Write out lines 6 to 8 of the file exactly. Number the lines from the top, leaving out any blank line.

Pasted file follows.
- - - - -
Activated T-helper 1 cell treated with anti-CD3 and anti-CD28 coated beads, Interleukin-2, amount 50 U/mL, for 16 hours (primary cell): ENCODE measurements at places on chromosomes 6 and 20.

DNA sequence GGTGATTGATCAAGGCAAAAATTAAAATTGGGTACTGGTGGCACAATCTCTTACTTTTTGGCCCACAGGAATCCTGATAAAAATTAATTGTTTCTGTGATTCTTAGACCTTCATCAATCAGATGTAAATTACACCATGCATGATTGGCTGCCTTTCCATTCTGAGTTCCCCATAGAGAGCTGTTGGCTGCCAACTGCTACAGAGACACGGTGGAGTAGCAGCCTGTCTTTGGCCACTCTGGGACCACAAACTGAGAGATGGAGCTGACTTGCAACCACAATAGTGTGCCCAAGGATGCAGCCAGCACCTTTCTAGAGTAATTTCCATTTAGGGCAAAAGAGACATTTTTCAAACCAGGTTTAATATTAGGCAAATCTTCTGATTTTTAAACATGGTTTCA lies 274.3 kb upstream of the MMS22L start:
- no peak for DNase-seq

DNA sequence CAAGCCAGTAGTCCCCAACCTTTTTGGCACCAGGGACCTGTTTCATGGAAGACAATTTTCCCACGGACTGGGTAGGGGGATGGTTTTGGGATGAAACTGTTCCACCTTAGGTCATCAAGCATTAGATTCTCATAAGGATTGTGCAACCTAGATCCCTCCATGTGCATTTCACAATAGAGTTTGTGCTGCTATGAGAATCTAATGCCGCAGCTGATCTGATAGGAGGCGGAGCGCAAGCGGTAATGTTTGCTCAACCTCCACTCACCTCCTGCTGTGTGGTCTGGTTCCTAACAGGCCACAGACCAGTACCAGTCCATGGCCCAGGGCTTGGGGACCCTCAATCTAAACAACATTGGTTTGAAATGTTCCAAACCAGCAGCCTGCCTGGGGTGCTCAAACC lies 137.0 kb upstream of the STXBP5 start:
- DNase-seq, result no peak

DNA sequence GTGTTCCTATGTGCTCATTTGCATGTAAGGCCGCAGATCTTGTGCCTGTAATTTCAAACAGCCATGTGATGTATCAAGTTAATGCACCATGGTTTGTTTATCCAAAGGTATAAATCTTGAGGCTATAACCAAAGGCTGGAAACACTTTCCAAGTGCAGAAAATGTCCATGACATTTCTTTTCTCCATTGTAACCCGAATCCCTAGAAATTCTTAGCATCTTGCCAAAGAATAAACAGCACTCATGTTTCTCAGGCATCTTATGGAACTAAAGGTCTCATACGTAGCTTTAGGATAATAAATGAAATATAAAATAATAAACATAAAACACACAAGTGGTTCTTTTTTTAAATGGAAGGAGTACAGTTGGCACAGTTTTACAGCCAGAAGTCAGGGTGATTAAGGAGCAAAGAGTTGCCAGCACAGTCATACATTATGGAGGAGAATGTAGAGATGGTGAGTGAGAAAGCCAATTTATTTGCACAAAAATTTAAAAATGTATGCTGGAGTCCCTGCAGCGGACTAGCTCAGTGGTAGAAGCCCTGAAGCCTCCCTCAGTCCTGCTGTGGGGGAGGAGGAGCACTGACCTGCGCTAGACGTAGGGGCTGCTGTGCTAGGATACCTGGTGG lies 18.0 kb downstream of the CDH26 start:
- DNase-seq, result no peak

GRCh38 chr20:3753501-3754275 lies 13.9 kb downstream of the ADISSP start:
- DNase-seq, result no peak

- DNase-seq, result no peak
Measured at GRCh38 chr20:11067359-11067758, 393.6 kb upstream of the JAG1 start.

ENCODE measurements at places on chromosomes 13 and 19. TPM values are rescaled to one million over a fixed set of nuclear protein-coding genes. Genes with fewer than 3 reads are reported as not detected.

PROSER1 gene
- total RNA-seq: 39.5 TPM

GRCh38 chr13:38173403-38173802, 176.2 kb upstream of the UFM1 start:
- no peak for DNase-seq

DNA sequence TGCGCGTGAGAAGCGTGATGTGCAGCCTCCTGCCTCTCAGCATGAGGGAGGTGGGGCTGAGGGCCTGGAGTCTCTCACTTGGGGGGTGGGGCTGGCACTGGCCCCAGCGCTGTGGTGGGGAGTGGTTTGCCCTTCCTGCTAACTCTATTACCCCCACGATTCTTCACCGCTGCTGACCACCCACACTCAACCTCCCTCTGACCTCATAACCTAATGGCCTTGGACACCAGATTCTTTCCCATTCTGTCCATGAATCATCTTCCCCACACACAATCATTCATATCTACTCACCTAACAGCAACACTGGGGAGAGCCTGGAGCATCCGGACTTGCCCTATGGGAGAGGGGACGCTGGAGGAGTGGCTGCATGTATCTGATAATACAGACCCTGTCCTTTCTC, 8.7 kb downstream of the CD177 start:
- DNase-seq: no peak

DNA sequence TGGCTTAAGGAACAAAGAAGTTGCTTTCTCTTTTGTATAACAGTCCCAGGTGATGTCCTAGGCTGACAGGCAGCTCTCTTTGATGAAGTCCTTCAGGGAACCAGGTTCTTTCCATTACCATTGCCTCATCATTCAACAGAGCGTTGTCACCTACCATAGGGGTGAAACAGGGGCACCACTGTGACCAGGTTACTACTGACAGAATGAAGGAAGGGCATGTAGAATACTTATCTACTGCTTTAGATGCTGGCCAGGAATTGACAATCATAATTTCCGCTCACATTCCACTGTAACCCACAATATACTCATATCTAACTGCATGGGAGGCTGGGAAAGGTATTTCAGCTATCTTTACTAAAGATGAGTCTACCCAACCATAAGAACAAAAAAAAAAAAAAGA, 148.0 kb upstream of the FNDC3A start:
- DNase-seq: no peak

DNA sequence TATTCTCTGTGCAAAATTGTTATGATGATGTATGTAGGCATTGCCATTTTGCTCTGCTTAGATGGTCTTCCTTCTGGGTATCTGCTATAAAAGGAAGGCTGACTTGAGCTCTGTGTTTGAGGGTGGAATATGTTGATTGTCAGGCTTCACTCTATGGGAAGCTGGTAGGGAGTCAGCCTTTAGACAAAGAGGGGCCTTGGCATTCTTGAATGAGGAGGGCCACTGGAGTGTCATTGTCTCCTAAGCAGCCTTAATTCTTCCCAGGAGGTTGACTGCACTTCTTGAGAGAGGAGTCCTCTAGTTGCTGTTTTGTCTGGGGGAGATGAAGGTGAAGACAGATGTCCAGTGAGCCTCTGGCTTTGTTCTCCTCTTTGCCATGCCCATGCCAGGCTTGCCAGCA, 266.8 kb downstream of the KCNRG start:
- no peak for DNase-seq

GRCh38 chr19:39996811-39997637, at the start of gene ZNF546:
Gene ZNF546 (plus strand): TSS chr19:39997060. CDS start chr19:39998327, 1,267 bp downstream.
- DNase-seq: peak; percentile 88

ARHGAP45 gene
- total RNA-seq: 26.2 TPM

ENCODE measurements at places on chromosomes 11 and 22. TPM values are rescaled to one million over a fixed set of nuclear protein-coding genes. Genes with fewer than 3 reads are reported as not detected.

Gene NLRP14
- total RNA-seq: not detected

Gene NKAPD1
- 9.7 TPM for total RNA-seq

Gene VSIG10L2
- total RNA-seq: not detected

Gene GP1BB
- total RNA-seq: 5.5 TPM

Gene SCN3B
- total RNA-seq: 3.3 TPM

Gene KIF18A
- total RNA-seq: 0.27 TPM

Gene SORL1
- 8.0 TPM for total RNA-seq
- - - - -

DNA sequence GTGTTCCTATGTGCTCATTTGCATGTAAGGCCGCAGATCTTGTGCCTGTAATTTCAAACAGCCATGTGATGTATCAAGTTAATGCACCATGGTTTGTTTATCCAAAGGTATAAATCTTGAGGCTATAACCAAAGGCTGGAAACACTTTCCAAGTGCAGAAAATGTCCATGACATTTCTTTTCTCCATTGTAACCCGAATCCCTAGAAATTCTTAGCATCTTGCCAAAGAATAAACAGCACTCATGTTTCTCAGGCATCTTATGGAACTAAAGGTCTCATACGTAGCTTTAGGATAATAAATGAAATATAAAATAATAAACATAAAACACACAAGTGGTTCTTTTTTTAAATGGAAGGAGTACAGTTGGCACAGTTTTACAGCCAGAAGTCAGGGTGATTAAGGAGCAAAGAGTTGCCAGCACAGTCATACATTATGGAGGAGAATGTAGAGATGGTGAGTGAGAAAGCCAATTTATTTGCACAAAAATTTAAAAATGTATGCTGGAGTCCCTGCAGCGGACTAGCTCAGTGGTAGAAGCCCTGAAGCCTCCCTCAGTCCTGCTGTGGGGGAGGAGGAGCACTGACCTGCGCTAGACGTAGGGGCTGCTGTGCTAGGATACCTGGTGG lies 18.0 kb downstream of the CDH26 start:
- DNase-seq, result no peak

GRCh38 chr20:3753501-3754275 lies 13.9 kb downstream of the ADISSP start: